farmer who is not wanted by others can yet grow his own bread, whilst the
manufacturer or the trader, who is not wanted, cannot, — this seemed a happy
tendency. For, beside all the moral benefit which we may expect from the
farmer's profession, when a man enters it considerately, this promised the
conquering of the soil, plenty, and beyond this, the adorning of the country
with every advantage and ornament which labor, ingenuity, and affection for a
man's home, could suggest.

Meantime, with cheap land, and the pacific disposition of the people, every
thing invites to the arts of agriculture, of gardening, and domestic
architecture. Public gardens, on the scale of such plantations in Europe and
Asia, are now unknown to us. There is no feature of the old countries that
strikes an American with more agreeable surprise than the beautiful gardens of
Europe; such as the Boboli in Florence, the Villa Borghese in Rome, the Villa
d'Este in Tivoli, the gardens at Munich, and at Frankfort on the Maine: works
easily imitated here, and which might well make the land dear to the citizen,
and inflame patriotism. It is the fine art which is left for us, now that
sculpture, painting, and religious and civil architecture have become effete,
and have passed into second childhood. We have twenty degrees of latitude
wherein to choose a seat, and the new modes of travelling enlarge the
opportunity of selection, by making it easy to cultivate very distant tracts,
and yet remain in strict intercourse with the centres of trade and population.
And the whole force of all the arts goes to facilitate the decoration of lands
and dwellings. A garden has this advantage, that it makes it indifferent where
you live. A well-laid garden makes the face of the country of no account; let
that be low or high, grand or mean, you have made a beautiful abode worthy of
man. If the landscape is pleasing, the garden shows it, — if tame, it excludes
it. A little grove, which any farmer can find, or cause to grow near his house,
will, in a few years, make cataracts and chains of mountains quite unnecessary
to his scenery; and he is so contented with his alleys, woodlands, orchards, and
river, that Niagara, and the Notch of the White Hills, and Nantasket Beach, are
superfluities. And yet the selection of a fit houselot has the same advantage
over an indifferent one, as the selection to a given employment of a man who has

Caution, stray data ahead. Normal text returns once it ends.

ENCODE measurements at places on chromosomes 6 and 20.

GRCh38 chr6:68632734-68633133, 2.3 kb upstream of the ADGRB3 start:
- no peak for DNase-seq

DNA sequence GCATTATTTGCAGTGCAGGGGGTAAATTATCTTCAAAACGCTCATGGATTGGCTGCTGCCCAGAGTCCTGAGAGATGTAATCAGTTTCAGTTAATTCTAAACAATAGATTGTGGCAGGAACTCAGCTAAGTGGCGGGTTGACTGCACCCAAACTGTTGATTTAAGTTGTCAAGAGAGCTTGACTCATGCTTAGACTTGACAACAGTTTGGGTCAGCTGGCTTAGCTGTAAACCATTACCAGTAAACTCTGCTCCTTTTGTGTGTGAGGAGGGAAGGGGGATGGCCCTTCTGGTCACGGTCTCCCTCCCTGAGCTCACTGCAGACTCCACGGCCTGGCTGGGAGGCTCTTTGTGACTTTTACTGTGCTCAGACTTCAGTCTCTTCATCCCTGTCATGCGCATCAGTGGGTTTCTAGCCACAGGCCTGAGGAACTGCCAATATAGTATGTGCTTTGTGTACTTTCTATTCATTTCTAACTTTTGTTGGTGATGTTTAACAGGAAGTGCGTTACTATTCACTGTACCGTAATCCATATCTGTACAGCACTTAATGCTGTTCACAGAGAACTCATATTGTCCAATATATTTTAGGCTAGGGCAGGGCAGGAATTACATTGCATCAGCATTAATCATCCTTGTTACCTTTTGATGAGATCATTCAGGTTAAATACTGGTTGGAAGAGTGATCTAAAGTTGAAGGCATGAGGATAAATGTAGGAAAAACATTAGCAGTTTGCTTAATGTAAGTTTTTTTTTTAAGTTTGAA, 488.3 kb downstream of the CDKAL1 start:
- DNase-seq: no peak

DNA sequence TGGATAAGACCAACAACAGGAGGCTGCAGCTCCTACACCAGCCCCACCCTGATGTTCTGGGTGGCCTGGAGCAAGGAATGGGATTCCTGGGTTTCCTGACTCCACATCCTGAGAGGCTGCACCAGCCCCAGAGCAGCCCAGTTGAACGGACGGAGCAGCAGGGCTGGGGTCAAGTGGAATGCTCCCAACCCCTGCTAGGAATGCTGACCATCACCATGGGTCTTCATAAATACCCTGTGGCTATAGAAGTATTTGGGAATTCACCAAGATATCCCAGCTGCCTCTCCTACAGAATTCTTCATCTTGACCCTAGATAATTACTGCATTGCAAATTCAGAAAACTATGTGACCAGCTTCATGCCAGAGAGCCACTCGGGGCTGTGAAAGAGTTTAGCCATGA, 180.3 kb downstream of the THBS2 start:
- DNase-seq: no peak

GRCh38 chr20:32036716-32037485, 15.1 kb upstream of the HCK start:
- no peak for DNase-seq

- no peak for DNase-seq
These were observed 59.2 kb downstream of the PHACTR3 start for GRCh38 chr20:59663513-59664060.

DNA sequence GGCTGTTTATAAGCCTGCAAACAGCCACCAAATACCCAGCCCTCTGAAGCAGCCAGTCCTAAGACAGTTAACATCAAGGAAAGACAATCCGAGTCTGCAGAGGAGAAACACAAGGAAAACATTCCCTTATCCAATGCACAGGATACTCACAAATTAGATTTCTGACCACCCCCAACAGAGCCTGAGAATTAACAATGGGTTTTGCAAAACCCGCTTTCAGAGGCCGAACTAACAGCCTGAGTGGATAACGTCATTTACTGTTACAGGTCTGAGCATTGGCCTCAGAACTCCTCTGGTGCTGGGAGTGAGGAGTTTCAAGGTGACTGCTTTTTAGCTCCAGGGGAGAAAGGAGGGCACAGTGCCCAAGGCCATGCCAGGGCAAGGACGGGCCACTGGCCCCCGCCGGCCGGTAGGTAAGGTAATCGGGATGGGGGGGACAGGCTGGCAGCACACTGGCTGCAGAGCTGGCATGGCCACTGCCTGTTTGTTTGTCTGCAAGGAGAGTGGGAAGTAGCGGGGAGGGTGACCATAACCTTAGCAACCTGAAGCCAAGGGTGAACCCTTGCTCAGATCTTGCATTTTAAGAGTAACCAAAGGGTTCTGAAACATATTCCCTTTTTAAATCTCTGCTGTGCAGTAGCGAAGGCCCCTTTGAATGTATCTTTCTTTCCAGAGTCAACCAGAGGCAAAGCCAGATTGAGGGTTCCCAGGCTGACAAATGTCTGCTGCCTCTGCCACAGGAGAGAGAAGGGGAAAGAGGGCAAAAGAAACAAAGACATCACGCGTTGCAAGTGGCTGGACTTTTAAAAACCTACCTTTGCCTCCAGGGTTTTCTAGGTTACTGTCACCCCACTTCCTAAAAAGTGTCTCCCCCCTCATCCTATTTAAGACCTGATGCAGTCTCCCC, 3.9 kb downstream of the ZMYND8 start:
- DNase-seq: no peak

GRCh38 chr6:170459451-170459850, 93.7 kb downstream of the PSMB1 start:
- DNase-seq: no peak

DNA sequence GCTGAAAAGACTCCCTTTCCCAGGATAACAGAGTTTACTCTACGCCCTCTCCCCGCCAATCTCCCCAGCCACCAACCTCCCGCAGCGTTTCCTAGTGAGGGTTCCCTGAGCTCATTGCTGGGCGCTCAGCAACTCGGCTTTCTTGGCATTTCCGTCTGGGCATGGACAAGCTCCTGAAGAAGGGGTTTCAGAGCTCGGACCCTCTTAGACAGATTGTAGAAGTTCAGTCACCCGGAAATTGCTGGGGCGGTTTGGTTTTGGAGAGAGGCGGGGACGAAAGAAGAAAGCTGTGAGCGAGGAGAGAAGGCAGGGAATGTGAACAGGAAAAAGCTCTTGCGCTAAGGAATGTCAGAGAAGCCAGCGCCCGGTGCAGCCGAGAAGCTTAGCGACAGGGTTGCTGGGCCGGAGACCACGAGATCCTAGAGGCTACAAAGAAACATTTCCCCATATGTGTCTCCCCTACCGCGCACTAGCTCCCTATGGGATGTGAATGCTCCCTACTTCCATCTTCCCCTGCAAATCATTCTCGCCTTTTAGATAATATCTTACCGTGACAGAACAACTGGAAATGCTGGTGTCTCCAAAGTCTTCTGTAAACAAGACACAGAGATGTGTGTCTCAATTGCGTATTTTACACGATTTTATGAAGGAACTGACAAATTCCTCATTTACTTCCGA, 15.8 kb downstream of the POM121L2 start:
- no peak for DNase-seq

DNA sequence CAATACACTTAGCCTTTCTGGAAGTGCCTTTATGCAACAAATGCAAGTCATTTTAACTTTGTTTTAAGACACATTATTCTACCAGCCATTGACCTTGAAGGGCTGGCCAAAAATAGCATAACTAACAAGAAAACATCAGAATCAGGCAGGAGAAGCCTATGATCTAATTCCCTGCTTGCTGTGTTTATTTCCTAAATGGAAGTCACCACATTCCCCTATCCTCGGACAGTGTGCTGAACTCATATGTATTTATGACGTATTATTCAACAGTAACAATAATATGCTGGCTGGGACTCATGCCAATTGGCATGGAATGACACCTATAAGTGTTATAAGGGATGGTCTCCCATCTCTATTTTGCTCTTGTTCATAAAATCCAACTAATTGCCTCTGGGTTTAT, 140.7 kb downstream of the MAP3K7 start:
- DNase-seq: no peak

a genius for that work. In the last case, the culture of years will never make
the most painstaking apprentice his equal: no more will gardening give the
advantage of a happy site to a house in a hole or on a pinnacle. In America, we
have hitherto little to boast in this kind. The cities drain the country of the
best part of its population: the flower of the youth, of both sexes, goes into
the towns, and the country is cultivated by a so much inferior class. The land,
— travel a whole day together, — looks poverty-stricken, and the buildings
plain and poor. In Europe, where society has an aristocratic structure, the land
is full of men of the best stock, and the best culture, whose interest and pride
it is to remain half the year on their estates, and to fill them with every
convenience and ornament. Of course, these make model farms, and model
architecture, and are a constant education to the eye of the surrounding
population. Whatever events in progress shall go to disgust men with cities, and
infuse into them the passion for country life, and country pleasures, will
render a service to the whole face of this continent, and will further the most
poetic of all the occupations of real life, the bringing out by art the native
but hidden graces of the landscape.

I look on such improvements, also, as directly tending to endear the land to
the inhabitant. Any relation to the land, the habit of tilling it, or mining it,
or even hunting on it, generates the feeling of patriotism. He who keeps shop on
it, or he who merely uses it as a support to his desk and ledger, or to his
manufactory, values it less. The vast majority of the people of this country
live by the land, and carry its quality in their manners and opinions. We in the
Atlantic states, by position, have been commercial, and have, as I said, imbibed
easily an European culture. Luckily for us, now that steam has narrowed the
Atlantic to a strait, the nervous, rocky West is intruding a new and continental
element into the national mind, and we shall yet have an American genius. How